McDermott gives philosophical problems only superficial treatment. His discussion of the causal account of content ends with: "perhaps intentionality itself can be explained in terms of informational meaning, thus erasing its seeming distinctiveness" (p. 199), with developments in cognitive science left to fill in the explanation. He misunderstands the depth of Quine's (1960, pp. 26-79) radical translation argument: even "if we could measure events in the brain better", it is not clear how that would help narrow down the alternative interpretations of what our thoughts are about (p. 205). Chapter 5 ends with a discussion that ranges over foundational epistemology, the Kantian distinction between noumena and phenomena, and solipsism. McDermott claims that Kant's metaphysics is ruled out because science investigates not mere appearances but "how things really are"; and, solipsism is refuted since, in principle, we can come to identify our own experiences with the theoretical constructs of cognitive science using a "cerebroscope," and then use these constructs to "locate experiences in observed minds" (p.214). The philosophy here is underdeveloped. To the cognitive scientist, little idea is given of the depth of the philosophical problems involved; and to the philosopher, McDermott's responses will be unpersuasive as they stand.
Chapter 6 confirms that the book is philosophically over ambitious. Here McDermott turns to morality. He provides an unconvincing argument against robots having a sense of morality, humour, aesthetics or love: one "can't count an artefact as really loving or laughing if changing a few program variables would radically change what it loved or laughed at" (p. 218). AI and other advances in technology will also raise ethical problems, and to help us deal with these a moral theory is called for. Utilitarianism, Kantian ethics, nihilism, and moral relativism are all sketched. Not persuaded by such theories, McDermott suggests turning to God: "I find the world to be morally incomprehensible without being able to adopt God's view of it, and physically inexplicable unless there is something outside of it that explains why it exists. I realize perfectly well that just saying the word "God" does not solve either problem. What it does is acknowledge the holiness surrounding them, and express faith that they are linked" (p. 237). There are some general considerations concerning whether religion is compatible with science, and a very unexpected conclusion. McDermott makes the unsubstantiated claims that God created the laws of physics and left us to evolve; that perhaps a belief in God is an inevitable aspect of intelligence; and that God may be essential for modern democratic civilization to evolve. For all this we should thank him and pray. The bizarreness of all this is tempered by the suggestion that we may possibly be praying to ourselves; that just like free will and consciousness, God too is only virtual.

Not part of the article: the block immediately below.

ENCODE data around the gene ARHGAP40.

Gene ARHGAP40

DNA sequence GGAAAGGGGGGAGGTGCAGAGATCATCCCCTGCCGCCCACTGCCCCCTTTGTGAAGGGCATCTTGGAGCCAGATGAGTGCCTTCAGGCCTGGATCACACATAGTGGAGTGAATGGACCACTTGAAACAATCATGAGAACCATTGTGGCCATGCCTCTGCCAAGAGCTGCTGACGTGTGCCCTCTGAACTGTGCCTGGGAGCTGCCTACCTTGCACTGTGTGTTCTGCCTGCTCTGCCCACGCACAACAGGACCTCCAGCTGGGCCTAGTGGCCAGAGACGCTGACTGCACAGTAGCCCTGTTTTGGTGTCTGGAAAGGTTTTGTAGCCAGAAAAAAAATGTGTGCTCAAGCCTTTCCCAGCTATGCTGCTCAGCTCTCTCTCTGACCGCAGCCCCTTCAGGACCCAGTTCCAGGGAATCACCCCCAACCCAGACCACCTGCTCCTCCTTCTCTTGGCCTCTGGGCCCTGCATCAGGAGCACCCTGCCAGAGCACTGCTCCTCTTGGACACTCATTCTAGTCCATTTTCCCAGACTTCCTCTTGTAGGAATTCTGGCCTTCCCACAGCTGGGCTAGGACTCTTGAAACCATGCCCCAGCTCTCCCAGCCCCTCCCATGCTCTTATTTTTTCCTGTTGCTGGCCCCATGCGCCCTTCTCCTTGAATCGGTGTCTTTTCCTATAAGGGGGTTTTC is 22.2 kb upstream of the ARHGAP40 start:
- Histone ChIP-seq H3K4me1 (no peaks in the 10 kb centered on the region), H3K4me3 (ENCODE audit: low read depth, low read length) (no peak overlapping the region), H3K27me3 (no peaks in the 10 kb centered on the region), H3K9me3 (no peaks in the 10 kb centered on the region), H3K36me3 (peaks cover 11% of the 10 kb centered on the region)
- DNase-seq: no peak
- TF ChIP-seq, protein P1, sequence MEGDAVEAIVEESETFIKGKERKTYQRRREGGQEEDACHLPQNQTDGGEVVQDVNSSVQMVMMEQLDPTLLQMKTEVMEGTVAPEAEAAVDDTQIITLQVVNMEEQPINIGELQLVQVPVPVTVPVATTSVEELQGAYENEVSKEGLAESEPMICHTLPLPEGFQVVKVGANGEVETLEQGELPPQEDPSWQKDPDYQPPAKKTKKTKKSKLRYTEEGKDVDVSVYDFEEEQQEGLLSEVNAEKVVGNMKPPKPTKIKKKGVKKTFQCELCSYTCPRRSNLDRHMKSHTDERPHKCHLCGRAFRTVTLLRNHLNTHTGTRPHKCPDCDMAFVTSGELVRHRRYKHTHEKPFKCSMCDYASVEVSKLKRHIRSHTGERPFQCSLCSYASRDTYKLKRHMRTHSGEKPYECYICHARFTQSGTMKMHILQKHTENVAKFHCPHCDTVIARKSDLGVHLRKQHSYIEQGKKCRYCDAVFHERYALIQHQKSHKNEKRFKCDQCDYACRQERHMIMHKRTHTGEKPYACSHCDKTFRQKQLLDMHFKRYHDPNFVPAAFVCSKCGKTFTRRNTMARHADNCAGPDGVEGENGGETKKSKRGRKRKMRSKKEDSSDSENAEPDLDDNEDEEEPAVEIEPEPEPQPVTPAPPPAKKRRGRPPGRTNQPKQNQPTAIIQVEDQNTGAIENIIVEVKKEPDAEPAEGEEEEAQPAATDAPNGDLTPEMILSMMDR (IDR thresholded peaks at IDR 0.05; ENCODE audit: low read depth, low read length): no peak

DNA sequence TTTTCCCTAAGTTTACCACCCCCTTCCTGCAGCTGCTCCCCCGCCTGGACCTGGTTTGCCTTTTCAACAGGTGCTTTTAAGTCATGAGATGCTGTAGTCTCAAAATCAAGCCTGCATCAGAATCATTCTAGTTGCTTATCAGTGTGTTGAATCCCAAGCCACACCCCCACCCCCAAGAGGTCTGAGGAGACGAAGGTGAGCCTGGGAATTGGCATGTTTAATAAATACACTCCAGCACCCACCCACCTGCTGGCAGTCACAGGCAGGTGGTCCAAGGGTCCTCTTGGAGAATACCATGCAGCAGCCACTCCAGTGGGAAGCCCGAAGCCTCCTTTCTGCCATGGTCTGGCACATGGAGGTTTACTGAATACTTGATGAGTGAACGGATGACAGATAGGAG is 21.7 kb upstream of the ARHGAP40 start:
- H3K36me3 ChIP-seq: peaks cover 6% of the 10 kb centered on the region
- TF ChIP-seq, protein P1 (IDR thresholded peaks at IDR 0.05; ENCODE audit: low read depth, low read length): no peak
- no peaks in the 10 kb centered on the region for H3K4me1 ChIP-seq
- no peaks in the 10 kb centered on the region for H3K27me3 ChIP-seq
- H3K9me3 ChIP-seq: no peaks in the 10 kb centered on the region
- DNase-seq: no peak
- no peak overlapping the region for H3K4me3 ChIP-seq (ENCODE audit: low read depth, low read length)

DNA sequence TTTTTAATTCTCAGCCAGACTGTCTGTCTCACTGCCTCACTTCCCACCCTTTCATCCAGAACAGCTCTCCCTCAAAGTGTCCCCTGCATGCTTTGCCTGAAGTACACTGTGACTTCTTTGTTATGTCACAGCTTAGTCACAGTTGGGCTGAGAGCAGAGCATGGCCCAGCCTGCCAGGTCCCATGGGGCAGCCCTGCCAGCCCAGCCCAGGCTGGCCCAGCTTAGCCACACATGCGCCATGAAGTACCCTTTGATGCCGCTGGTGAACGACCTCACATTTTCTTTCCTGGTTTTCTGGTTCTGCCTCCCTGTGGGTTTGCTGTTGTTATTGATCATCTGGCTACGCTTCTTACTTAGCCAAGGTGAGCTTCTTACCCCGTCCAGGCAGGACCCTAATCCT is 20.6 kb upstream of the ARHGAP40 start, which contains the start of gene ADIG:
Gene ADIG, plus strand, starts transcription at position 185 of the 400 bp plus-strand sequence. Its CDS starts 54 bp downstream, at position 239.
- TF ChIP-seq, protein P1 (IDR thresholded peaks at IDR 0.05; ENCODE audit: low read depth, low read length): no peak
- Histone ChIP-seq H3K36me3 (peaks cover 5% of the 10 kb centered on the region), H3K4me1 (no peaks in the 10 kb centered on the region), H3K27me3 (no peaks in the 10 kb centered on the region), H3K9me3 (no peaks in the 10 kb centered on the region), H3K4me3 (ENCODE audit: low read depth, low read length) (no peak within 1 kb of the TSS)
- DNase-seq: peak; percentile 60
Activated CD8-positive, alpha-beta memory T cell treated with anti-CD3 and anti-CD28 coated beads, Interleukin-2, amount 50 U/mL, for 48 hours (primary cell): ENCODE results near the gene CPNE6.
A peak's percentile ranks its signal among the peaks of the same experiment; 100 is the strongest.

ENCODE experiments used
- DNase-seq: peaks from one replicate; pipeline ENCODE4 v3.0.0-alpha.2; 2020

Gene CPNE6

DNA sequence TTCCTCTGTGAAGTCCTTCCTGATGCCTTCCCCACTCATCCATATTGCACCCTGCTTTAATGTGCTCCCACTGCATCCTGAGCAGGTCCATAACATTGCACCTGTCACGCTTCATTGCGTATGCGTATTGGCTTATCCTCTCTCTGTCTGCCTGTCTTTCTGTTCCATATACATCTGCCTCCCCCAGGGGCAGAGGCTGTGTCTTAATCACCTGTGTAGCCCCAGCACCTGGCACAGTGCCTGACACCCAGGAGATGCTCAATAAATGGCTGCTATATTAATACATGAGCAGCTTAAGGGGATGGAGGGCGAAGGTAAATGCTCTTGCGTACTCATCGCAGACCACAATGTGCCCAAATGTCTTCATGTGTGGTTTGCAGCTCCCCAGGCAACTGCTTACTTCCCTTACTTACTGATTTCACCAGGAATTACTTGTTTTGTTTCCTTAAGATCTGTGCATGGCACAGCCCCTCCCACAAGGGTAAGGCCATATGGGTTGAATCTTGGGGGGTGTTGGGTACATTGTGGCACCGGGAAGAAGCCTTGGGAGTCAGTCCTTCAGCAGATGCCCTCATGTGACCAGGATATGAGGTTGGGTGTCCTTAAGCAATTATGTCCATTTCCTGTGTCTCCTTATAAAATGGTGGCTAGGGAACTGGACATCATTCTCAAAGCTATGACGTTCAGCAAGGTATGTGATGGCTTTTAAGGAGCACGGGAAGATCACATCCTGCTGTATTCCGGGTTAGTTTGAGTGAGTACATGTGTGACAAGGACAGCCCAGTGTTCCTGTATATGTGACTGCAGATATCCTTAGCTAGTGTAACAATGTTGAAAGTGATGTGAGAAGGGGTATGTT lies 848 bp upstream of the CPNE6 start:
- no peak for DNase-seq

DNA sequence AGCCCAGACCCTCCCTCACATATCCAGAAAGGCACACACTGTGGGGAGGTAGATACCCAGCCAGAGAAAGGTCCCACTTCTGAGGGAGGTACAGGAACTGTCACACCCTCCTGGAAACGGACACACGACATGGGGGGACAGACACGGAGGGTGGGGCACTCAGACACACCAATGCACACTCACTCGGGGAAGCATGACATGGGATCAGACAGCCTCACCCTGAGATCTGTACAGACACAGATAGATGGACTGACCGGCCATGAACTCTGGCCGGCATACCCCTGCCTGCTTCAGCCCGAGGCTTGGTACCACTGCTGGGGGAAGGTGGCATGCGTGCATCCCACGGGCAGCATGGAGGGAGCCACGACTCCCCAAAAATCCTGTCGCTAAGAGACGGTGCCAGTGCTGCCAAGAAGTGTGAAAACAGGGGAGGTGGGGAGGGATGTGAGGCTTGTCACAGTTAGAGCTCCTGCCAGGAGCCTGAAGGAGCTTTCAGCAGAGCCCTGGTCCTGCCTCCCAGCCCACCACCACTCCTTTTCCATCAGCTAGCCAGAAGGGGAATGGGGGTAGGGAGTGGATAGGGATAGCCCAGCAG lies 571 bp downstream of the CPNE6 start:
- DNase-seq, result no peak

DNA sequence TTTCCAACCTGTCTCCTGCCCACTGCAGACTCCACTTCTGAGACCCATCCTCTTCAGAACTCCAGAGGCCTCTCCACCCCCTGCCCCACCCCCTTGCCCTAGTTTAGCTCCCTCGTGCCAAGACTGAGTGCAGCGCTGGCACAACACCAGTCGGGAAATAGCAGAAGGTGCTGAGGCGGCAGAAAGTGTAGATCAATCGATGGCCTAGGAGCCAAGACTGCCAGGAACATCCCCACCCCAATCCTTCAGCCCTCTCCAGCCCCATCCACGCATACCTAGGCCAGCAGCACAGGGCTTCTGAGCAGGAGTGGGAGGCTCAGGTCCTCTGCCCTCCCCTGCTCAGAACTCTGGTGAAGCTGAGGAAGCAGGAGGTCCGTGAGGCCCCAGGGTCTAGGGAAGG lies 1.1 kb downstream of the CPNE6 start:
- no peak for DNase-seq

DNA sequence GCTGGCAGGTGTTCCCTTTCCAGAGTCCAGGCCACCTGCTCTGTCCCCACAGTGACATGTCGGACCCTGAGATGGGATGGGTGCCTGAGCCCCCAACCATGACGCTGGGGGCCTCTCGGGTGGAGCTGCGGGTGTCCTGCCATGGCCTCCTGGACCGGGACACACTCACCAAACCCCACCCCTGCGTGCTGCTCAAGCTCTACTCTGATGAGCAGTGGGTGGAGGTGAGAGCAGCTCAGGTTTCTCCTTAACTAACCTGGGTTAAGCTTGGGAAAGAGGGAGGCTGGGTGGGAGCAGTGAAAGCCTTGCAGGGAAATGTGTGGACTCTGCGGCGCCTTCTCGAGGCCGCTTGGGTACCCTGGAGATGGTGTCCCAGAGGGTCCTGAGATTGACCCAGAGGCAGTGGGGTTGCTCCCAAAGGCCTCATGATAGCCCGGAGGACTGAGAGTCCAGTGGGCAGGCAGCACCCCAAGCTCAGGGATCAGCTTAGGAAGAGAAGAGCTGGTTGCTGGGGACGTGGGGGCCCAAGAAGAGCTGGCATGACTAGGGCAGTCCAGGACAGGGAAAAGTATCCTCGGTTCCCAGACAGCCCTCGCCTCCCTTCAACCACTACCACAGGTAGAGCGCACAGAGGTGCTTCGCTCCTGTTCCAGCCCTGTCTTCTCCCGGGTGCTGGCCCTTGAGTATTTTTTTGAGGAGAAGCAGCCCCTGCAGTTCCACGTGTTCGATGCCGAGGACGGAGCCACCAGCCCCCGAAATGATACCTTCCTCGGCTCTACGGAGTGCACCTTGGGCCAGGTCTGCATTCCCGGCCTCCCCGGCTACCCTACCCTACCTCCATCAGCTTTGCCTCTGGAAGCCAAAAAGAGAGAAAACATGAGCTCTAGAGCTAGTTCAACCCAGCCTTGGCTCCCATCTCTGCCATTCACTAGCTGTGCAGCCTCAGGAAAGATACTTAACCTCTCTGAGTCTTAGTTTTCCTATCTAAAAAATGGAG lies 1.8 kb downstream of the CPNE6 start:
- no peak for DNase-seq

McDermott worries that "many readers are going to find the central argument preposterous, obscure, or inadequate" (p. 137). It may be some of those things; and thus, it would be prudent to develop the key argument, rather than become sidetracked on such general and unpersuasive philosophical discussion.
Quine, W. V. O. Word and Object. MIT Press, Cambridge, Mass, 1960.